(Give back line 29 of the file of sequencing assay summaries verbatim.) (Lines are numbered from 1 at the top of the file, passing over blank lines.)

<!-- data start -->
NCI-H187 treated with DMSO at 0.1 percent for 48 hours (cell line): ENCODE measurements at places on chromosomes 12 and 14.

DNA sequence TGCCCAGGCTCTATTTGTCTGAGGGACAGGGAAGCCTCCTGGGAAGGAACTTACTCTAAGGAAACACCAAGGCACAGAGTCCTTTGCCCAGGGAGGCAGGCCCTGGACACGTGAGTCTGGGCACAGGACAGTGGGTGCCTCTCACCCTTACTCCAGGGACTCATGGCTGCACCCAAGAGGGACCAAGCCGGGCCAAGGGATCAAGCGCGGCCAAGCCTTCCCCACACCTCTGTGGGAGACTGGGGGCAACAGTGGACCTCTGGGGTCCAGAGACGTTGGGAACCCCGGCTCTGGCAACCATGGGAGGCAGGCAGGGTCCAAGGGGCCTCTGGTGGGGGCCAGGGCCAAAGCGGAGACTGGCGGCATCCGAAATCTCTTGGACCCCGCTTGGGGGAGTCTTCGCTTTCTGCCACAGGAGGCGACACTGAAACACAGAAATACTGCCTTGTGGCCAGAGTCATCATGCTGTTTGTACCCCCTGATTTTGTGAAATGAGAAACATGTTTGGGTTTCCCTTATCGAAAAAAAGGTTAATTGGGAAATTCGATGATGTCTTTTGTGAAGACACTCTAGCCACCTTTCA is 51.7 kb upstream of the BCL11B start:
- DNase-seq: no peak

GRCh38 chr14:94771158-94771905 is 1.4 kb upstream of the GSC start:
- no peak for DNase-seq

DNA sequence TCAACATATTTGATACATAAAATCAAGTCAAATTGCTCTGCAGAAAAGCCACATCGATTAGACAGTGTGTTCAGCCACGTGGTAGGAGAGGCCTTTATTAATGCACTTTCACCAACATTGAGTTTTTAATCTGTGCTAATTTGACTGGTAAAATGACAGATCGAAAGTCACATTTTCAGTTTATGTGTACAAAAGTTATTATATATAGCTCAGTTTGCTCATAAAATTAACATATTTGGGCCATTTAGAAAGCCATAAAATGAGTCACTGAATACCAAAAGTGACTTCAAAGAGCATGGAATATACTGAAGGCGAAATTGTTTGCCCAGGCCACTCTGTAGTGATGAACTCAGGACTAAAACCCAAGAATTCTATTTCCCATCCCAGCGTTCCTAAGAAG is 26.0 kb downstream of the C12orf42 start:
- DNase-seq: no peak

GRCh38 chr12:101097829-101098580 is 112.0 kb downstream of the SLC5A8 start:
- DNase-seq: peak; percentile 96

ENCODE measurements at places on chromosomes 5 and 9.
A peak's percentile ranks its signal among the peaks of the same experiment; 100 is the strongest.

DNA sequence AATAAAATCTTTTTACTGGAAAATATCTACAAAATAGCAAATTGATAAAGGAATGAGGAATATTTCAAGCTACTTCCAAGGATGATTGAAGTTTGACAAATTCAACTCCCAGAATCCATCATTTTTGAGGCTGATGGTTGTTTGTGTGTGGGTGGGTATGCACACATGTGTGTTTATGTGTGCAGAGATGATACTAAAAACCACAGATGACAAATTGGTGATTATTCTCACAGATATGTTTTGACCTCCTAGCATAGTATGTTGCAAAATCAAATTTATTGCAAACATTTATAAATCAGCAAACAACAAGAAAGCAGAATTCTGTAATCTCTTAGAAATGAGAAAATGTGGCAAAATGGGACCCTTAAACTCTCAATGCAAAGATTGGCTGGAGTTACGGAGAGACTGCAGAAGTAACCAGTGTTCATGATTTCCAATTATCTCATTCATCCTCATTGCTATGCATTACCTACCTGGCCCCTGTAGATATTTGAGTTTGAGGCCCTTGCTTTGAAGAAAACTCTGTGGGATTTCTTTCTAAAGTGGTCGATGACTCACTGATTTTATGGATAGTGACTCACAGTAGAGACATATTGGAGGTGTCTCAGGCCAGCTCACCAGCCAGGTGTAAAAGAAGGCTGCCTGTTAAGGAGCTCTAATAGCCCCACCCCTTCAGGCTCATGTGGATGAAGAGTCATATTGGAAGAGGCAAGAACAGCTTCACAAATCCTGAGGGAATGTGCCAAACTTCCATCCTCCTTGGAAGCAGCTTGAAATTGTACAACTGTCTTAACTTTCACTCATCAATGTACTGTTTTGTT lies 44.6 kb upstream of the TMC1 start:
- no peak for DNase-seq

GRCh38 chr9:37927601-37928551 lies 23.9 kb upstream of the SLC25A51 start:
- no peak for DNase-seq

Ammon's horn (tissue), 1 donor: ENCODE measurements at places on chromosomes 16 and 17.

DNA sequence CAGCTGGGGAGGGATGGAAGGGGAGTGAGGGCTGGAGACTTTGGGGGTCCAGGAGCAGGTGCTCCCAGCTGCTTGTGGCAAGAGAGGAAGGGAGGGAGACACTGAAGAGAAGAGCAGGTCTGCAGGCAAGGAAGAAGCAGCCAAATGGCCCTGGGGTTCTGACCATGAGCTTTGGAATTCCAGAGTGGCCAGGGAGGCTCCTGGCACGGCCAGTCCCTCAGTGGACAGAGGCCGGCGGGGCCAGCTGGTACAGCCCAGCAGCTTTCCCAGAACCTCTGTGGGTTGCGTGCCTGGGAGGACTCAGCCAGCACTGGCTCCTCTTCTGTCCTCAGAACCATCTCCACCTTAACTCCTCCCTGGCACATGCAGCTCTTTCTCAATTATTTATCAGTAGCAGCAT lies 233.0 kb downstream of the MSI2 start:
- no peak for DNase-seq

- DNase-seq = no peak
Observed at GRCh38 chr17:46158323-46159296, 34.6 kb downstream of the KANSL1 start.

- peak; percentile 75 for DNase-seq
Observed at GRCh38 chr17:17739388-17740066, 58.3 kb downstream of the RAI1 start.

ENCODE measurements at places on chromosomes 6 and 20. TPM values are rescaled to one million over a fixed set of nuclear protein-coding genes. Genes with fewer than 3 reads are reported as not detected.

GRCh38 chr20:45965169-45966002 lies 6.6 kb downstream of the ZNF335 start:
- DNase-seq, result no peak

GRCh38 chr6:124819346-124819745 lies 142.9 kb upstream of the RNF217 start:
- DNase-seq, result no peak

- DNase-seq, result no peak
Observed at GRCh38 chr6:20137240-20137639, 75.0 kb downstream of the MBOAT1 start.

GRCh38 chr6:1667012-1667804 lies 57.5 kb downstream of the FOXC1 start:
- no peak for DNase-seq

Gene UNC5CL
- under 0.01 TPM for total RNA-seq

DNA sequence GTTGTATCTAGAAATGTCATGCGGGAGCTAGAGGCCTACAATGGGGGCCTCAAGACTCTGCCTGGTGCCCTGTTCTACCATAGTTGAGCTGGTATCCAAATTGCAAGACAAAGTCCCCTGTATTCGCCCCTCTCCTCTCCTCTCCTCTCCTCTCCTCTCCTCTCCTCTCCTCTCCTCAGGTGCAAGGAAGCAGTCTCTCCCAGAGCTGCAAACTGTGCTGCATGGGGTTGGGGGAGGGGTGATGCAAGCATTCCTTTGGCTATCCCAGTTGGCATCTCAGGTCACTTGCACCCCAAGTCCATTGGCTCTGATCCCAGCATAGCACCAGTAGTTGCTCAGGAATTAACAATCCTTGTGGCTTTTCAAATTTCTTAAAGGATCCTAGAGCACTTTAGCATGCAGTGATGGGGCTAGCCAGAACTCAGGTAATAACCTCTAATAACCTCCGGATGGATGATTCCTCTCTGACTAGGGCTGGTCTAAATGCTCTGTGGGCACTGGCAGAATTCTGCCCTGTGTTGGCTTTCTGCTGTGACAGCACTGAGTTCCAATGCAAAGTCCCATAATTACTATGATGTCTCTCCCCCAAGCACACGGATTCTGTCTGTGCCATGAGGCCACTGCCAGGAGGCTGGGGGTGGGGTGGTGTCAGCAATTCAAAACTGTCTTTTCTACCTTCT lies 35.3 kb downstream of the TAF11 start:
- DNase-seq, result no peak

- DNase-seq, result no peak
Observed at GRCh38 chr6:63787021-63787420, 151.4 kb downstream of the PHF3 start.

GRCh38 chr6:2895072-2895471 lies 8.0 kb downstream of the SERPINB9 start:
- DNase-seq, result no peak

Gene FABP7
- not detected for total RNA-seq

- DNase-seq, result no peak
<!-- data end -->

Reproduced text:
Observed at GRCh38 chr6:20137240-20137639, 75.0 kb downstream of the MBOAT1 start.